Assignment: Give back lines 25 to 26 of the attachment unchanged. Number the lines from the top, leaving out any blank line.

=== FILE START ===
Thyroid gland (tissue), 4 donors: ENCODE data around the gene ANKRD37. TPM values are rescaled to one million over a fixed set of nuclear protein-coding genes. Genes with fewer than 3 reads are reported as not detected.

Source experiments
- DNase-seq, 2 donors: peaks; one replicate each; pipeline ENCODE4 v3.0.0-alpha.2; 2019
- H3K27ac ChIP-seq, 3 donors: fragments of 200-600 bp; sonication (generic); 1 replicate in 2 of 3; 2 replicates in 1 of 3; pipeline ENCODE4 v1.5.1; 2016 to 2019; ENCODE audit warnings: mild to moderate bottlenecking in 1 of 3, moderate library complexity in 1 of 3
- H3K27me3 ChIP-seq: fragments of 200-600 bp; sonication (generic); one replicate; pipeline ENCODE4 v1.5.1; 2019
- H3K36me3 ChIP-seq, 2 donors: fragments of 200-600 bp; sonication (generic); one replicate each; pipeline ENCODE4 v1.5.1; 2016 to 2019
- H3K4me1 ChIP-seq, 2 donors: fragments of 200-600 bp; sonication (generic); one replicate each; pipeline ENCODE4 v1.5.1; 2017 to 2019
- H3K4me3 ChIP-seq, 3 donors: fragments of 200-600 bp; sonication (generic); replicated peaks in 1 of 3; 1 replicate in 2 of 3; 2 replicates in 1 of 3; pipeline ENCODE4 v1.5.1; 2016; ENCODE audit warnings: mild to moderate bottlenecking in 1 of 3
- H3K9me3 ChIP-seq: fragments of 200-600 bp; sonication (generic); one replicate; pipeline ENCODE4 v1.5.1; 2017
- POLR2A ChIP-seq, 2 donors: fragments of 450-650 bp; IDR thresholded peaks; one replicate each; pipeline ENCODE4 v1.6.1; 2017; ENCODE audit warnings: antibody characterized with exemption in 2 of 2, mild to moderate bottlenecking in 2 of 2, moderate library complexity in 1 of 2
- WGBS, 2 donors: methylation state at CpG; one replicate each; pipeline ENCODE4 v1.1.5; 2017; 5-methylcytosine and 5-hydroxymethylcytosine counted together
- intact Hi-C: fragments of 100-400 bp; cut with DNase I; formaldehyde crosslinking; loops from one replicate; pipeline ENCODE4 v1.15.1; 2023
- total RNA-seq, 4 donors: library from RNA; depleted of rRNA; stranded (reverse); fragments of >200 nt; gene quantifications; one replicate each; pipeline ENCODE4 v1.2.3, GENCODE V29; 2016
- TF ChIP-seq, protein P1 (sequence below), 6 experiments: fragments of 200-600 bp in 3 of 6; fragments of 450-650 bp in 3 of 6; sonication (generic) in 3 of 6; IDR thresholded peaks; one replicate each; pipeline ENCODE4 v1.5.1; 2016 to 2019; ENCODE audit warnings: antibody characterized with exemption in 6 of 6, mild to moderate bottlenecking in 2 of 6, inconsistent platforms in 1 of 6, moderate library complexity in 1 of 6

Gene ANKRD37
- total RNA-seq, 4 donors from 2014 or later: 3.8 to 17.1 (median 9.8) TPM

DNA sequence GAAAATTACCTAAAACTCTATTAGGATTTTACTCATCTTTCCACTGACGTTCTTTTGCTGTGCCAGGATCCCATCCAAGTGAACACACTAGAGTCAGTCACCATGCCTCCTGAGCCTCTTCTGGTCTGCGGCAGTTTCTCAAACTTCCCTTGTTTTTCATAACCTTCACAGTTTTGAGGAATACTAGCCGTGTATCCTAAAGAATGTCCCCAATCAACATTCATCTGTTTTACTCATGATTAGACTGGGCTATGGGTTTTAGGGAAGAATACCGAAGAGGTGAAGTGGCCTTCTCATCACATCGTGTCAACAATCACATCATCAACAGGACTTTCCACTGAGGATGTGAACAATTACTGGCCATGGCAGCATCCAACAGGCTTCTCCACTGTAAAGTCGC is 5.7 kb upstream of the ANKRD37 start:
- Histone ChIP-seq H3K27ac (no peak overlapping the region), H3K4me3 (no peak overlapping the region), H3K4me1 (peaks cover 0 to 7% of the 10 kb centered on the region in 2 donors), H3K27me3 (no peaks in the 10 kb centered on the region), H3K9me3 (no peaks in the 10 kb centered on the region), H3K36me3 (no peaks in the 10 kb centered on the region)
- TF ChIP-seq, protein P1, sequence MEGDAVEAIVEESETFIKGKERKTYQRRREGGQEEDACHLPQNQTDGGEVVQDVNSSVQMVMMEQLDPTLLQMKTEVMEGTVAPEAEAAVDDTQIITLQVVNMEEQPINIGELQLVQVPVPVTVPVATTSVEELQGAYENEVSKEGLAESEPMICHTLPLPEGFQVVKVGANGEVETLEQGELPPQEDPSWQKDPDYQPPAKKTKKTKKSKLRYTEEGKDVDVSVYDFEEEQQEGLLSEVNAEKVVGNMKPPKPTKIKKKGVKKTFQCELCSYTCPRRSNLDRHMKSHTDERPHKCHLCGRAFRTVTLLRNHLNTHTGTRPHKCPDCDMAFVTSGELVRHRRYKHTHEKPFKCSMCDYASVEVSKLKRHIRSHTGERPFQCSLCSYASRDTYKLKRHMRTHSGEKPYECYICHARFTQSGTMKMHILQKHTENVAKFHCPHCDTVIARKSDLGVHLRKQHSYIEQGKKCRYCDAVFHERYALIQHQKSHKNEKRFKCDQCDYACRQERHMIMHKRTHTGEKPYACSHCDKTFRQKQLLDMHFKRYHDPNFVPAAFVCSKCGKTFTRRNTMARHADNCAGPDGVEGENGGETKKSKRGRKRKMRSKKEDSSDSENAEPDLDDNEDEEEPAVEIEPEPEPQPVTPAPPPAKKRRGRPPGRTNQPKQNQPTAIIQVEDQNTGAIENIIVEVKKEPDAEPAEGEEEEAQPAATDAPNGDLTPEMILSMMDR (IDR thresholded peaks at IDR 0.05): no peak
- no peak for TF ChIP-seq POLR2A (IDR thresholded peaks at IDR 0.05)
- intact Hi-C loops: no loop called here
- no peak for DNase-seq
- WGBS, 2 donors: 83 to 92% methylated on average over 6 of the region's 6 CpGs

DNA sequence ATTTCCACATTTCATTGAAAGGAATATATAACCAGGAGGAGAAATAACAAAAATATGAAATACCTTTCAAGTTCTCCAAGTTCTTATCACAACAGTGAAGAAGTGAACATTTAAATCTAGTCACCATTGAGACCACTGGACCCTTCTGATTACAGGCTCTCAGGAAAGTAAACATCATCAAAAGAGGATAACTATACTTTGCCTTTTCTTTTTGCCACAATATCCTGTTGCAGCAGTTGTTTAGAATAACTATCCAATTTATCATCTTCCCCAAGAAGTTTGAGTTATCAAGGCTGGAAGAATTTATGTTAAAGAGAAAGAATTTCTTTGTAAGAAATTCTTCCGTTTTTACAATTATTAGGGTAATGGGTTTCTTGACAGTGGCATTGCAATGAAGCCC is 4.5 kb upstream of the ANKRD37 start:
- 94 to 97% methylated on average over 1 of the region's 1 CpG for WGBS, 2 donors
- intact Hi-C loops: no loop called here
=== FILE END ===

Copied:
- 94 to 97% methylated on average over 1 of the region's 1 CpG for WGBS, 2 donors
- intact Hi-C loops: no loop called here